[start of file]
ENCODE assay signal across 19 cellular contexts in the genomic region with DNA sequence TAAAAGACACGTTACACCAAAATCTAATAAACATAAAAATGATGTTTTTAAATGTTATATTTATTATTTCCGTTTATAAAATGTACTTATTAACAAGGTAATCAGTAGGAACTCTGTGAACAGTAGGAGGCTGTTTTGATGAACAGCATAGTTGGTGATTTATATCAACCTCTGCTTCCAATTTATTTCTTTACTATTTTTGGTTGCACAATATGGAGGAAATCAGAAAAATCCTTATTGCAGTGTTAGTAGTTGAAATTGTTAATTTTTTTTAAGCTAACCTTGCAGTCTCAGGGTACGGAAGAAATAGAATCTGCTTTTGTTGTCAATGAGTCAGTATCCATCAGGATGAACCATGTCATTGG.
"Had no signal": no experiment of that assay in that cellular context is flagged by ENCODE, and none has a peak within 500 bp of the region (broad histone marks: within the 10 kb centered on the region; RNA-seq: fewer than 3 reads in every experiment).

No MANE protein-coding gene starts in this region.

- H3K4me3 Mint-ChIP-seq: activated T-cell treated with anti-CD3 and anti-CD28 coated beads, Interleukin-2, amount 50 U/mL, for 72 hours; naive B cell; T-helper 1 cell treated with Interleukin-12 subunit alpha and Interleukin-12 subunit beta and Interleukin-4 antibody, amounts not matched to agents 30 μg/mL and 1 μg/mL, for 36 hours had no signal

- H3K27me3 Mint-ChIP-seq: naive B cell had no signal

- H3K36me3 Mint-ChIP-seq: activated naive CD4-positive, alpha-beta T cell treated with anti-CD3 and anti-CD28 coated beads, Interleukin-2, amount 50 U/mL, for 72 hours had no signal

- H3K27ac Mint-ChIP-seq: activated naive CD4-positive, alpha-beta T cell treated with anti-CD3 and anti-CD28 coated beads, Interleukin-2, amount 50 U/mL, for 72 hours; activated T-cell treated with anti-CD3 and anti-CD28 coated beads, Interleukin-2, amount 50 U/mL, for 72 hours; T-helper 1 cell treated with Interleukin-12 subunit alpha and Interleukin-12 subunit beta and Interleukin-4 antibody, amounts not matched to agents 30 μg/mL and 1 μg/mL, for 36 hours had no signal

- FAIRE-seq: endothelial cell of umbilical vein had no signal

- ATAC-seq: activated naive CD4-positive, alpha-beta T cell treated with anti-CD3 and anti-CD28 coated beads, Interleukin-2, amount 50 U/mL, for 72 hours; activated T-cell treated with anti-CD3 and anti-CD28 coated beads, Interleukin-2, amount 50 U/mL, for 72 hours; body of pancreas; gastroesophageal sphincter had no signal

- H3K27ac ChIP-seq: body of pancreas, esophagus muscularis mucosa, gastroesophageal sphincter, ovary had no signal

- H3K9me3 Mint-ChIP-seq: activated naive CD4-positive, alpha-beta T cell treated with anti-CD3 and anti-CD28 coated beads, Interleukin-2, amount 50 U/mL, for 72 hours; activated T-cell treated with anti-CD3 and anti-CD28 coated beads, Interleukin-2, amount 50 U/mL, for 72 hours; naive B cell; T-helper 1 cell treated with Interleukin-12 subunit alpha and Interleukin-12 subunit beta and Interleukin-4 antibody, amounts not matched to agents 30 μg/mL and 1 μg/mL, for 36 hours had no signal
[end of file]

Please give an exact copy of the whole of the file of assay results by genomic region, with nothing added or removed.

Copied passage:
ENCODE assay signal across 19 cellular contexts in the genomic region with DNA sequence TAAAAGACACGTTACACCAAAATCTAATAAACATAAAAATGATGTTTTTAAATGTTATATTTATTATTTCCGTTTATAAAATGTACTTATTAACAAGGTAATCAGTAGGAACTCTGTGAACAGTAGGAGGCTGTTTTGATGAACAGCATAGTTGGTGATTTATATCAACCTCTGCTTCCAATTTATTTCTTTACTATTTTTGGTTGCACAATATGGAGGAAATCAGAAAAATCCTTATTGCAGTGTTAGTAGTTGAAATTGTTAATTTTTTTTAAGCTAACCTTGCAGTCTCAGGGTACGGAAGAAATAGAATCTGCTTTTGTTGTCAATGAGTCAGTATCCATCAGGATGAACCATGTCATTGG.
"Had no signal": no experiment of that assay in that cellular context is flagged by ENCODE, and none has a peak within 500 bp of the region (broad histone marks: within the 10 kb centered on the region; RNA-seq: fewer than 3 reads in every experiment).

No MANE protein-coding gene starts in this region.

- H3K4me3 Mint-ChIP-seq: activated T-cell treated with anti-CD3 and anti-CD28 coated beads, Interleukin-2, amount 50 U/mL, for 72 hours; naive B cell; T-helper 1 cell treated with Interleukin-12 subunit alpha and Interleukin-12 subunit beta and Interleukin-4 antibody, amounts not matched to agents 30 μg/mL and 1 μg/mL, for 36 hours had no signal

- H3K27me3 Mint-ChIP-seq: naive B cell had no signal

- H3K36me3 Mint-ChIP-seq: activated naive CD4-positive, alpha-beta T cell treated with anti-CD3 and anti-CD28 coated beads, Interleukin-2, amount 50 U/mL, for 72 hours had no signal

- H3K27ac Mint-ChIP-seq: activated naive CD4-positive, alpha-beta T cell treated with anti-CD3 and anti-CD28 coated beads, Interleukin-2, amount 50 U/mL, for 72 hours; activated T-cell treated with anti-CD3 and anti-CD28 coated beads, Interleukin-2, amount 50 U/mL, for 72 hours; T-helper 1 cell treated with Interleukin-12 subunit alpha and Interleukin-12 subunit beta and Interleukin-4 antibody, amounts not matched to agents 30 μg/mL and 1 μg/mL, for 36 hours had no signal

- FAIRE-seq: endothelial cell of umbilical vein had no signal

- ATAC-seq: activated naive CD4-positive, alpha-beta T cell treated with anti-CD3 and anti-CD28 coated beads, Interleukin-2, amount 50 U/mL, for 72 hours; activated T-cell treated with anti-CD3 and anti-CD28 coated beads, Interleukin-2, amount 50 U/mL, for 72 hours; body of pancreas; gastroesophageal sphincter had no signal

- H3K27ac ChIP-seq: body of pancreas, esophagus muscularis mucosa, gastroesophageal sphincter, ovary had no signal

- H3K9me3 Mint-ChIP-seq: activated naive CD4-positive, alpha-beta T cell treated with anti-CD3 and anti-CD28 coated beads, Interleukin-2, amount 50 U/mL, for 72 hours; activated T-cell treated with anti-CD3 and anti-CD28 coated beads, Interleukin-2, amount 50 U/mL, for 72 hours; naive B cell; T-helper 1 cell treated with Interleukin-12 subunit alpha and Interleukin-12 subunit beta and Interleukin-4 antibody, amounts not matched to agents 30 μg/mL and 1 μg/mL, for 36 hours had no signal